Are you interested in learning how to prepare and cook scallops? Here are my tips for How to Cook Scallops!
When cooking scallops – as with any form of shellfish – there are two inherent dangers. Firstly, and most importantly, we must make sure that they are fresh and have not “turned.”
How to Cook Scallops
Eating shellfish, which has gone bad, can make us very seriously ill or worse. Fresh seafood should smell faintly of the sea, not of what we would associate as fish. Buying from a reputable supplier and eating the scallops on the same day as the purchase is probably the best way in which to tackle this potential problem.
The second thing we have to be aware of is that if we overcook the scallops to the slightest extent, they will assume a texture similar to that of rubber and be quite unpalatable. Most of us are familiar with the unpleasant sensation of chewing upon a piece of overly tough steak; with shellfish, the experience is even more unpleasant.
Bearing the second point particularly in mind, I would recommend that any novice cook – or even anyone cooking scallops for the first time – prepare them in a fashion where the cooking time is definable.
By that, I mean by a method where there is no discretionary judgment required as to when they are ready. A specific occurrence should tell us when the cooking time is over.
The way in which I cook them within the above parameters is by poaching them in milk. Simply put the scallops into a pan and add enough cold milk to ensure they are all covered. Put the pan on to the stove or hob, over medium heat. As soon as the milk reaches a gentle simmer, the scallops are cooked and may be drained and served.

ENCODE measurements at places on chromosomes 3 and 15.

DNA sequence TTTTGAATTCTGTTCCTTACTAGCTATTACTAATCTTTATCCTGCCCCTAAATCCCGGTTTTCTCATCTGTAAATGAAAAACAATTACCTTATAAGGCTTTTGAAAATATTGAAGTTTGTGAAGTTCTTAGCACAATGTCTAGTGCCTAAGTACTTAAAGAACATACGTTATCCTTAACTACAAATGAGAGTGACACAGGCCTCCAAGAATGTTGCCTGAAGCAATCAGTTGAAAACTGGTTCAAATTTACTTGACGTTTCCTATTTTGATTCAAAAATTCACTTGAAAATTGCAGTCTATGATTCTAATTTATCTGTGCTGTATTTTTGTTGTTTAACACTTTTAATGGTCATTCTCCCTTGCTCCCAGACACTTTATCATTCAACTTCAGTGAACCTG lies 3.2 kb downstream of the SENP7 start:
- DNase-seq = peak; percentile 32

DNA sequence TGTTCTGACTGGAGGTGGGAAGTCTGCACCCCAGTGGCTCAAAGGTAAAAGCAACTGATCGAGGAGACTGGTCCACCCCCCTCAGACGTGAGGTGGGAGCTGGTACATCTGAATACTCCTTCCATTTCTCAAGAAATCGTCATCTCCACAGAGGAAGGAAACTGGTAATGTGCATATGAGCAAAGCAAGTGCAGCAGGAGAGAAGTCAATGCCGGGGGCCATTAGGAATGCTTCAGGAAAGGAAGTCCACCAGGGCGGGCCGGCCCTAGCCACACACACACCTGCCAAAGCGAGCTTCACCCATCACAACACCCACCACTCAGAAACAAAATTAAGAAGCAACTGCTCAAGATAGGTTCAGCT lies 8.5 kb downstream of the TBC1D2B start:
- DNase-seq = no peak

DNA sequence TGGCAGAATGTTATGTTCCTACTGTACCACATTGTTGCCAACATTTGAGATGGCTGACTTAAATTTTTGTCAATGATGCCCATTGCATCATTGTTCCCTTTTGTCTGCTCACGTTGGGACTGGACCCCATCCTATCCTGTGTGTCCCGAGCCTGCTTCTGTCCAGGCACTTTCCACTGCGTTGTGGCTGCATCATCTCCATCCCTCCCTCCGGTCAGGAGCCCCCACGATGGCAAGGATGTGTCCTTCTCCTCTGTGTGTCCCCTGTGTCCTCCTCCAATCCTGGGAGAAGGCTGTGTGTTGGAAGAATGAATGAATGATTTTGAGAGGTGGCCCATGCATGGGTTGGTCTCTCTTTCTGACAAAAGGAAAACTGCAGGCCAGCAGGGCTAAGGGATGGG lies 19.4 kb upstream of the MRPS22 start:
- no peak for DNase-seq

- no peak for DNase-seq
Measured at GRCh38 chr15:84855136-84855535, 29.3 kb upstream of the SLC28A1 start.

Try using a little of the warm milk to make creamy mashed potatoes as a subtly flavored bed upon which to serve the shellfish. It is also, of course, an option to add some fresh herbs to the milk in which you will poach the scallops but be very careful not to add anything which will overpower the extremely delicate, sweet flavor of your main ingredient! Try instead adding a little dill to the mash only.
If we are considering searing scallops, the best way to do this is on a smoking hot griddle pan. Gently place the scallops onto the pan and cook for twenty to thirty seconds before turning them over to cook on the other side for a similar period of time.
This method gives them an attractive, almost rustic appearance but also naturally carries a far greater risk of cooking them for too long. Fresh scallops are expensive enough without wasting any in preparation. Try serving them on a bed of fresh green salad leaves, perhaps with a very little and subtle herb and extra virgin olive oil dressing.
In conclusion, there is always a difference of opinion as to whether the coral should be eaten as part of the scallop or discarded. The “coral” is basically the orange “tail” attached to the circular main body of the shellfish.
I do eat it, as although it is not quite so flavorsome as the scallop itself, it is far from unpleasant and offers a little bit of variety in the overall eating experience.